I am not bitter. Seriously, that was last year. I learned my lessons, tweaked my strategy and came in with a whole new mindset. I said I wouldn’t be back, but the pull was too strong. Things would be different this year. Have fun. Drink a lot of Brooklyn Beer. Eat Cake.
And that’s what happened Sunday night at the Boston Cake Experiment. I didn’t win (or place), and I had no expectations to going in. I wanted to be proud of what I served and basically make something that people wouldn’t spit out after they left my table.
My Kahlua Cake with White Chocolate & Kahlua Whipped Cream (cake recipe & frosting recipe) was well received and I was happy with what I presented. That’s all I can ask for. I am not a baker. I cook as a hobby and this is probably the only dessert recipe I have in my arsenal. The recipe uses a fucking boxed cake as a base. That’s got to be cheating right? Maybe not in an amateur contest but whatever. Hate to burst your bubble peeps.
My only regret is that I didn’t get to sample all the other competitors cakes, specifically a few that won prizes. I can talk shit about the ones I tasted and didn’t like, but I have no idea what the Sangria Cake that took the judges top prize tasted like, so I can’t hate. The Michelada cupcake that won judges second was a really interesting, complex and creative concept, but just not my cup of tea (or cerveza?). I really liked the “Sophisticake” brie cheesecake with chocolate, cherry and wine jam, that won crowd second, although the Ritz cracker base kinda threw me. The Luau Cake with pineapple and spam was a funky balance of salty and sweet (in a good way). The reigning people’s champs, brother and sister duo Food Alors brought it again with “Torteau de Chevre,” a savory goat cheese and cherry offering that was moist and subtle; satisfying and unassuming.
Overall, the Cake Experiment was a success. It felt like there were less competitors and a lighter crowd (my guess is due to the later start time, 6 p.m.), but that didn’t stop the good times from rolling. What I love about the Food Experiments is the complete lack of pretension and foodie snobbery. It’s about being imaginative in the kitchen, having fun and hanging out with friends. Sure, some people try way to hard, over-think their dish, and take themselves way too serious, but that’s on them. Theo and his crew do a great job organizing these events and cultivating a scene that should be embraced more around the country.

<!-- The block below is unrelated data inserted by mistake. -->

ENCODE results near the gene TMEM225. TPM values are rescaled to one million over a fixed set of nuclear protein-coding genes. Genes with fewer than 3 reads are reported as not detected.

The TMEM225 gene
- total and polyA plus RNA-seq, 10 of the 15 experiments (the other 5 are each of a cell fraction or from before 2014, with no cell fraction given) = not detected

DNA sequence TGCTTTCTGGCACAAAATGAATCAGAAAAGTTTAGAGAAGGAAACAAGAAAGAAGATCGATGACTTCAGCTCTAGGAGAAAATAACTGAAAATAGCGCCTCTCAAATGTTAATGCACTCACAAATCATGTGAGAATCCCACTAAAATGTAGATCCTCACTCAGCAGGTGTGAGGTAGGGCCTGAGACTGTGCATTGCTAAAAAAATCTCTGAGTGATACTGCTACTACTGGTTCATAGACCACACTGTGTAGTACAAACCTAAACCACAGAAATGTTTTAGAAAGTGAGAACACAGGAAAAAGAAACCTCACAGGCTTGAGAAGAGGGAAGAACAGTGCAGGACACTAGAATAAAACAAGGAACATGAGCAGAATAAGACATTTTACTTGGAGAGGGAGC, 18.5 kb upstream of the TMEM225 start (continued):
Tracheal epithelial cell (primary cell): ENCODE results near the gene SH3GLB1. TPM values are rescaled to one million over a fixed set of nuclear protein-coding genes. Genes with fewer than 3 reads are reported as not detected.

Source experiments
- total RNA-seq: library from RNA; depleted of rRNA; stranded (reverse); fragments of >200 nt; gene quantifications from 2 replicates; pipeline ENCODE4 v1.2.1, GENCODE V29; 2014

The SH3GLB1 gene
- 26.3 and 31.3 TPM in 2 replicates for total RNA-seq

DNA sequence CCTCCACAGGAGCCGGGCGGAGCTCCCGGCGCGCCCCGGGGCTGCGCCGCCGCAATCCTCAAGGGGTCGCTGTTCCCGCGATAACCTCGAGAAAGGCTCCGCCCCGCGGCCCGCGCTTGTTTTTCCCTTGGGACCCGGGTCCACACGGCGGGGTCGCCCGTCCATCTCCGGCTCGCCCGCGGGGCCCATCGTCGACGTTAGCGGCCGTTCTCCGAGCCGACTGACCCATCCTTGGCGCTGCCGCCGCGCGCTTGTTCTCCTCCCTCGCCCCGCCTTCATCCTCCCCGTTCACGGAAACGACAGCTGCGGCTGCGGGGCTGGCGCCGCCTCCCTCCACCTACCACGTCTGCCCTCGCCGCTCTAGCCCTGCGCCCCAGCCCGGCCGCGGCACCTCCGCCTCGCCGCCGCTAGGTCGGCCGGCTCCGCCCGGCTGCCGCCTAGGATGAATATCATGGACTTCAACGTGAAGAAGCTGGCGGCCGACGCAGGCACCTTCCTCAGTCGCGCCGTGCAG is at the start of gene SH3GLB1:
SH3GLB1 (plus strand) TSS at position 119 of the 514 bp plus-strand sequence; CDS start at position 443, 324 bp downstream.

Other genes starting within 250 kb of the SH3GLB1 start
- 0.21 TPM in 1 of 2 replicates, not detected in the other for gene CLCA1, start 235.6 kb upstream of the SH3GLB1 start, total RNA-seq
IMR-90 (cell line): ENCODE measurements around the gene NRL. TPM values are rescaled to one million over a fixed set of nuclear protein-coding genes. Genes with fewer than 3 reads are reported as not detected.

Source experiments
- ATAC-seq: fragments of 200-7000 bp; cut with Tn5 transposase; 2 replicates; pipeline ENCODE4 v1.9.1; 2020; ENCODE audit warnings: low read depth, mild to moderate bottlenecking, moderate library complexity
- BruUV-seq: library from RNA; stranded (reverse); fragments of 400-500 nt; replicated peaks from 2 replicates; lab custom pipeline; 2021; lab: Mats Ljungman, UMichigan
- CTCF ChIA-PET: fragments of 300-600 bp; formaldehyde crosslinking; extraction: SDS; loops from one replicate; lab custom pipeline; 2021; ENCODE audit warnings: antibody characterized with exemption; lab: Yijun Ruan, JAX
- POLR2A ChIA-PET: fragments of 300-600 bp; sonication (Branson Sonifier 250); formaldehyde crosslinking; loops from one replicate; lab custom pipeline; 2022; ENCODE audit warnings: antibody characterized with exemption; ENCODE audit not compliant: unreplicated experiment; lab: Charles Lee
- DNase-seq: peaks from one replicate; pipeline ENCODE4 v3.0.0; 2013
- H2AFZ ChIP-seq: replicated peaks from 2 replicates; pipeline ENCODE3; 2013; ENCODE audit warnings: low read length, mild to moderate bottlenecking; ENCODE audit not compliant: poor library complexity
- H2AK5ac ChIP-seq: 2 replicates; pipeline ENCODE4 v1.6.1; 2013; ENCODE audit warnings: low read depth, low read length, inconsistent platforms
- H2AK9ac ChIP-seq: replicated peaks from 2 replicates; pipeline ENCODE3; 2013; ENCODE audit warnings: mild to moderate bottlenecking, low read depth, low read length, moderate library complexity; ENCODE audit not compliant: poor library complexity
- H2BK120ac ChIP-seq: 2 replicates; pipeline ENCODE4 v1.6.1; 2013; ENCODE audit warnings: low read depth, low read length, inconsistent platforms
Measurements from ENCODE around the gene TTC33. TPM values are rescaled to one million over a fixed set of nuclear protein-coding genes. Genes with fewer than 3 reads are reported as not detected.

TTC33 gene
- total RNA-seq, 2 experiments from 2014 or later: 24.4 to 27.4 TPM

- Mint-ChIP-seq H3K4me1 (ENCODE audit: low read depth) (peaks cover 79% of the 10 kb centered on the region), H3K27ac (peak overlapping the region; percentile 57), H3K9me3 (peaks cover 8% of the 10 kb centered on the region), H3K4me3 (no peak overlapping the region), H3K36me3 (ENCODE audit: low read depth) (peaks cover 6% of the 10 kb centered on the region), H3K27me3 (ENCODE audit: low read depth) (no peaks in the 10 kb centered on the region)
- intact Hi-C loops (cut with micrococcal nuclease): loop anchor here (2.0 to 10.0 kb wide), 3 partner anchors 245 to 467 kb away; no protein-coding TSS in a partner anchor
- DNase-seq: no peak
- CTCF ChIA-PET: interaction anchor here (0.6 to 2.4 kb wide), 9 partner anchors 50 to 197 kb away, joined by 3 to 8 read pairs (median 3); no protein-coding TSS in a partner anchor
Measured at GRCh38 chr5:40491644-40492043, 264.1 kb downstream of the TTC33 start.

I sent out a tweet after the event saying that it was time to hang up my competitive apron and it was met with great disappointment. (Really?) It makes me reconsider, but it’s too early to say definitively. A lot of factors go into it: What will be the next theme? When is it? Will we still get free beer? Will the Gee siblings be back AGAIN? (I mean, come on guys, you’ve won twice already, we get it. You’re good.) For now, we celebrate the experience and start exercising. Because I ate a hell of a lot of cake.
Some other random thoughts and tips:
- If you even have the smallest inkling of a desire to compete, DO IT. Sign up and cook whatever. It’s a great experience regardless of the outcome. You’ll meet new people, get ideas for new dishes and receive feedback on your own stuff. Put yourself out there. And did I mention the free beer???
- It’s all about preparation. Make it easy on yourself and plan ahead. How can you make plating easy on yourself? Seven components all plated to order is going to be stressful and put you in the weeds. Use the hour before doors open to line up reserves and get ahead as much as possible. If you can, bring the completed bite, like a cupcake already frosted and ready to eat. I made three sheet cakes and cut them to size before I showed up so that all I had to do was portion out the cake, dollop the whipped cream and sprinkle my garnish. Three easy steps. I never fell behind and never felt stressed.
- Be friendly. Say hi to the people that come to your table. Explain your dish. They probably won’t vote for you, but at least you don’t want them to think you’re a dick. Which brings me to…
- Promote yourself and bring a ton of friends. Honestly, this is basically a high school popularity contest. If you want to win the fan vote, stack the crowd with people you know are going to vote for you regardless of how your dish tastes and what their personal preferences are.
- Judging is subjective. And they have Gaga-esque poker faces. Also, they don’t provide feedback, even after the competition is over. That certainly would be nice. But don’t get up in your head about it. You can drive yourself nuts questioning and over analyzing everything. Sometimes it just comes down to they liked someone else’s better.
- Know the venue. The Middle East in Cambridge is a dirty rock club. Not the ideal setting for a cooking contest. Suck it up, adapt and roll with it. It was hot, dark and loud. Didn’t effect the food though.
- There’s creative ideas and then there’s WTF ideas. Push your culinary thinking but make sure it tastes good and test it out to make sure people will actually want to eat it.